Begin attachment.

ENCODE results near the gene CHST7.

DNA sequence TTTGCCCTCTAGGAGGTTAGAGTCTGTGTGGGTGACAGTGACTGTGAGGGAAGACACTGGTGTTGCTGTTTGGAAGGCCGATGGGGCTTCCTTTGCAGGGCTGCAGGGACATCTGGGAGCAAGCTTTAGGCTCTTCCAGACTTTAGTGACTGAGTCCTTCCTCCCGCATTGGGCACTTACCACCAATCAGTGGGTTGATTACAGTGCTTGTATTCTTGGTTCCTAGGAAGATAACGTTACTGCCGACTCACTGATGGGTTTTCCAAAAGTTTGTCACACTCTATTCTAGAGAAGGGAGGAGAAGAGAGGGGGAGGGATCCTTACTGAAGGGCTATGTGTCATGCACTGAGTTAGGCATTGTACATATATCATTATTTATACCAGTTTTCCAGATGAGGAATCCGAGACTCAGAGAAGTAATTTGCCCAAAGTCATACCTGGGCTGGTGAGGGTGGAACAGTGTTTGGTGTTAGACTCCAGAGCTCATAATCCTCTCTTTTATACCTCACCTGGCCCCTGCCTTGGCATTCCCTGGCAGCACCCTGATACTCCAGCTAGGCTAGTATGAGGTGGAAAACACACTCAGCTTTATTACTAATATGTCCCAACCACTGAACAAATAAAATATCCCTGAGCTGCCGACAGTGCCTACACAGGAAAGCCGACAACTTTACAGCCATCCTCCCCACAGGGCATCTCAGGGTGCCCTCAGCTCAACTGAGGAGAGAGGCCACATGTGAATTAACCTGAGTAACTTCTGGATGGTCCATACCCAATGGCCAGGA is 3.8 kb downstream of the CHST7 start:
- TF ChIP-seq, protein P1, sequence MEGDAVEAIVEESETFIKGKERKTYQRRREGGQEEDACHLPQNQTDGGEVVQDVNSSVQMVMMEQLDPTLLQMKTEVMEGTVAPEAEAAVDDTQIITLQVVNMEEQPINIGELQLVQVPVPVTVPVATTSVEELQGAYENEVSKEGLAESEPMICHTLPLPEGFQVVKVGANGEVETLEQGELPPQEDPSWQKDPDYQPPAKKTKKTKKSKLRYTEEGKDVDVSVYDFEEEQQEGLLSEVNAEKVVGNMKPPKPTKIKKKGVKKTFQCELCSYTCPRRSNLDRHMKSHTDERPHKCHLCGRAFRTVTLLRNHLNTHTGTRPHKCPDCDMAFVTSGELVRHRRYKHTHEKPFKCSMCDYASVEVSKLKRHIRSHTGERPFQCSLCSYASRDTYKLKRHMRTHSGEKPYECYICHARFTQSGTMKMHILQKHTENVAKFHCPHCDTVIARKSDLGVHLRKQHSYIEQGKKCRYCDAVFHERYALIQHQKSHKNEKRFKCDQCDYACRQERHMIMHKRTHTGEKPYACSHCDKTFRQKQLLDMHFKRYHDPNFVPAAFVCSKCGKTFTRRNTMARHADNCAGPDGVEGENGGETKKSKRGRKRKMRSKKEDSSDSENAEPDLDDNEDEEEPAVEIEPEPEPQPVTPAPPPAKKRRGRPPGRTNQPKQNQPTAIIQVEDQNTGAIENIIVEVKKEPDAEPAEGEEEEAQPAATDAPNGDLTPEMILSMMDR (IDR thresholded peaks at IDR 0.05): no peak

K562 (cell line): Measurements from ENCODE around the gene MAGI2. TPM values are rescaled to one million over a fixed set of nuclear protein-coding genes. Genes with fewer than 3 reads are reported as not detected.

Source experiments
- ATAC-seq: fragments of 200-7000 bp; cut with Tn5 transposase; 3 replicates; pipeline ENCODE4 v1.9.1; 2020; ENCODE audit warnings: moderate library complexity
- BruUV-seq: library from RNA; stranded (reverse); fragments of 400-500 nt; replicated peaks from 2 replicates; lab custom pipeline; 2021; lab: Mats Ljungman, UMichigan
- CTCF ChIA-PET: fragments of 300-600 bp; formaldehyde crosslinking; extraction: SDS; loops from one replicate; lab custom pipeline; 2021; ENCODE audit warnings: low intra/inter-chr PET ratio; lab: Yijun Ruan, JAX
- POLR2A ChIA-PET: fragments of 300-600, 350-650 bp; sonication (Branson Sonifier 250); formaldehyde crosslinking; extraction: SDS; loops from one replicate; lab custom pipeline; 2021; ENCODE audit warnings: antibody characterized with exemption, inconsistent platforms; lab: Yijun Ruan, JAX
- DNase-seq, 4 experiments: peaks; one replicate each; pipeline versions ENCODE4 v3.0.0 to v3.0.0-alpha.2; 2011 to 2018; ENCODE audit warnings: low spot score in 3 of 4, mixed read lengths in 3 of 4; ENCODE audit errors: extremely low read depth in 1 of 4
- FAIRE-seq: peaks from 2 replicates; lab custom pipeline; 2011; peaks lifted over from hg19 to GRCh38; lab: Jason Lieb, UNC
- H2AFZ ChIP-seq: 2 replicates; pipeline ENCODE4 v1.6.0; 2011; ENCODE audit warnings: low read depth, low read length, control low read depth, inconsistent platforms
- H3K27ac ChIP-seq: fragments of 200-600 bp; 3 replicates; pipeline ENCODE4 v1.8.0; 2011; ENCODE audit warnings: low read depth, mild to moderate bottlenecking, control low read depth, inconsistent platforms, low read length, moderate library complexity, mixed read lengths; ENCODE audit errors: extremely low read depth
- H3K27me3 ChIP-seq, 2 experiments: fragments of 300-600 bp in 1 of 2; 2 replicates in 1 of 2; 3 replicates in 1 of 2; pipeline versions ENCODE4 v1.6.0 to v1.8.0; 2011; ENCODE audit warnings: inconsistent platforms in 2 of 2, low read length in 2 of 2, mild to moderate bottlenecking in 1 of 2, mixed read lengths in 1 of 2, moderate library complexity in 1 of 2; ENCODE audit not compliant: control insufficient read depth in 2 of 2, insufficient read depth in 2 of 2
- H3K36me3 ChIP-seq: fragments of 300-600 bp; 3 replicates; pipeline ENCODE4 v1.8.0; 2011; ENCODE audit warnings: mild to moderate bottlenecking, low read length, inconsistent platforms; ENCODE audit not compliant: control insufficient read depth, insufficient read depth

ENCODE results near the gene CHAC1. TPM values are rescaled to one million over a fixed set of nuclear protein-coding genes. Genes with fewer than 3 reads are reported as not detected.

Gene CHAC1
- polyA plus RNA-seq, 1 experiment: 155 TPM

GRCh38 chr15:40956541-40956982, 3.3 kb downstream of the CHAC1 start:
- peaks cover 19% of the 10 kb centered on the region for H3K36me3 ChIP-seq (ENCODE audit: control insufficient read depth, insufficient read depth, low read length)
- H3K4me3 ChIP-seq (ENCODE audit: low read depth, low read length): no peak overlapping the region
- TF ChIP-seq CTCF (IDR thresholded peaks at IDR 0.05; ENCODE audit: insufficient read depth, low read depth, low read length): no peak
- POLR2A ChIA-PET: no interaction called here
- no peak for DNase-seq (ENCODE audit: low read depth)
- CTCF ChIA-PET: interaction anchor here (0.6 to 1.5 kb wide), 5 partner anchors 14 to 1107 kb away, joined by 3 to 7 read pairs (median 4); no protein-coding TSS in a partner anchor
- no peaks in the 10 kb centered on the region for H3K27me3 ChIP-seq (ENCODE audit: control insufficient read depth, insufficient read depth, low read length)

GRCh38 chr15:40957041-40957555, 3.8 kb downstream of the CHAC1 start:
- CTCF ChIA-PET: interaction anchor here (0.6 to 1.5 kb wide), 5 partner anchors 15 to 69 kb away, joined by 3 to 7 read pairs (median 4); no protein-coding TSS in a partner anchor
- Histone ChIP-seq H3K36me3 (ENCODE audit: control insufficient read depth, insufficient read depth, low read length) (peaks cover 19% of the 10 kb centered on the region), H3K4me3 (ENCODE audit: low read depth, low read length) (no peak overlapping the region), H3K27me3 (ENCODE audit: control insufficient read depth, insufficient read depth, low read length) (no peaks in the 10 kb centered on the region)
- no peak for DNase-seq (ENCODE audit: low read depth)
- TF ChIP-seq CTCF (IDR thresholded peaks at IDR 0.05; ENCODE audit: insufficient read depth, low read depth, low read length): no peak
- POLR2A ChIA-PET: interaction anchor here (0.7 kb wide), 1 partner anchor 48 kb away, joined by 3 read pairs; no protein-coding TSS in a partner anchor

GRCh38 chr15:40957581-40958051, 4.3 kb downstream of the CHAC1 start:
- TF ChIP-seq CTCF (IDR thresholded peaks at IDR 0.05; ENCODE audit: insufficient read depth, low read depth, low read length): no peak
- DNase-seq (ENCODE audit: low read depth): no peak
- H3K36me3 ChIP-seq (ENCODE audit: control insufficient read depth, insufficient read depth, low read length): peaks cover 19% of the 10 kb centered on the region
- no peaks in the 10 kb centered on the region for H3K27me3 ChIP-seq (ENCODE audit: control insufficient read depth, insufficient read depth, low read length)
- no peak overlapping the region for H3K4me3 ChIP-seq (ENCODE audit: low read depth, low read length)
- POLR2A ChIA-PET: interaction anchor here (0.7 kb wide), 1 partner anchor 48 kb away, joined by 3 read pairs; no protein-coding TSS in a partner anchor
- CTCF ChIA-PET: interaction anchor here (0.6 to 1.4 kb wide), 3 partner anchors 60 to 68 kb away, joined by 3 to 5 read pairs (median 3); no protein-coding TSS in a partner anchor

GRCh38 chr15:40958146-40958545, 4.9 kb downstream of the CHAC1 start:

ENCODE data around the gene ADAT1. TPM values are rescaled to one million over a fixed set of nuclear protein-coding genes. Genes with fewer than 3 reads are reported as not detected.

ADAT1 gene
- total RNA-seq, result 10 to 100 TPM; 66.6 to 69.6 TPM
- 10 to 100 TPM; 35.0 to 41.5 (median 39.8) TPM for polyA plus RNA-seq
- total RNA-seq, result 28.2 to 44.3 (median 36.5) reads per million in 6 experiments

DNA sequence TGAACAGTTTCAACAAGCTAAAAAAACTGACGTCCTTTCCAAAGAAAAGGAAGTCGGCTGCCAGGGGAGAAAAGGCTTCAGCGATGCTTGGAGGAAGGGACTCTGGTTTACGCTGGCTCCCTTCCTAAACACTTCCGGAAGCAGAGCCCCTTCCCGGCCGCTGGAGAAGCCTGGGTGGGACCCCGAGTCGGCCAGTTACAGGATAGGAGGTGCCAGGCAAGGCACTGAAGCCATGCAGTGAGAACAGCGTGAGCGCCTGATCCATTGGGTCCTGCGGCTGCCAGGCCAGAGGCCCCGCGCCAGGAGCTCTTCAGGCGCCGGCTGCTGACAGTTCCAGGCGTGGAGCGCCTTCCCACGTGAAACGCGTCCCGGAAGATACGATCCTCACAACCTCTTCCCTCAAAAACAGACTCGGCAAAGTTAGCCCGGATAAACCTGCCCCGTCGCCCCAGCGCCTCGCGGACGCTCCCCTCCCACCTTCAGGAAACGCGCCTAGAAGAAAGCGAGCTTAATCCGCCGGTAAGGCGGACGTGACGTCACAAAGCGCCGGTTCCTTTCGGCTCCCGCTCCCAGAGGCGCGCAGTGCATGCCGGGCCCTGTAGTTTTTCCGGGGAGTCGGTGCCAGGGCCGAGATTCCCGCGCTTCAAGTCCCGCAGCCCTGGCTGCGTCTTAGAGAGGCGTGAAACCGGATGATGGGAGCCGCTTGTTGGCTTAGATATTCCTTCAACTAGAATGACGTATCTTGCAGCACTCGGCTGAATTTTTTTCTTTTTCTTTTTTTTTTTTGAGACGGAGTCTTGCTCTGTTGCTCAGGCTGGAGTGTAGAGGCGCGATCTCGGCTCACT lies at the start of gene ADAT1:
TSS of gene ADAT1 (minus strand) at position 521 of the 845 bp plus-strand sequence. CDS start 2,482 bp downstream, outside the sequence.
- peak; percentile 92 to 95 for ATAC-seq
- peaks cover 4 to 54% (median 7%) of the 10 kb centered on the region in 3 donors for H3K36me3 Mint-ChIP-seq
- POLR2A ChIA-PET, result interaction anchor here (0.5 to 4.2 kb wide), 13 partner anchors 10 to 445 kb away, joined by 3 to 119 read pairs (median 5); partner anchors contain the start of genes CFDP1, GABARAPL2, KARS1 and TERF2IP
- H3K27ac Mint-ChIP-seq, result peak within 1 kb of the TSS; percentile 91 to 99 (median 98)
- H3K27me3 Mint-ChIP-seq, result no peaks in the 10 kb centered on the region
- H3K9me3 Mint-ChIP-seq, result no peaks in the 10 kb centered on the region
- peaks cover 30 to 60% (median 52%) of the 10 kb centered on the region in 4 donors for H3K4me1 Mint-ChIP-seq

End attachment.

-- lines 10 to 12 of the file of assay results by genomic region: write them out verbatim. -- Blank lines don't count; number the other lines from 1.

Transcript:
- DNase-seq, 4 experiments: peaks; one replicate each; pipeline versions ENCODE4 v3.0.0 to v3.0.0-alpha.2; 2011 to 2018; ENCODE audit warnings: low spot score in 3 of 4, mixed read lengths in 3 of 4; ENCODE audit errors: extremely low read depth in 1 of 4
- FAIRE-seq: peaks from 2 replicates; lab custom pipeline; 2011; peaks lifted over from hg19 to GRCh38; lab: Jason Lieb, UNC
- H2AFZ ChIP-seq: 2 replicates; pipeline ENCODE4 v1.6.0; 2011; ENCODE audit warnings: low read depth, low read length, control low read depth, inconsistent platforms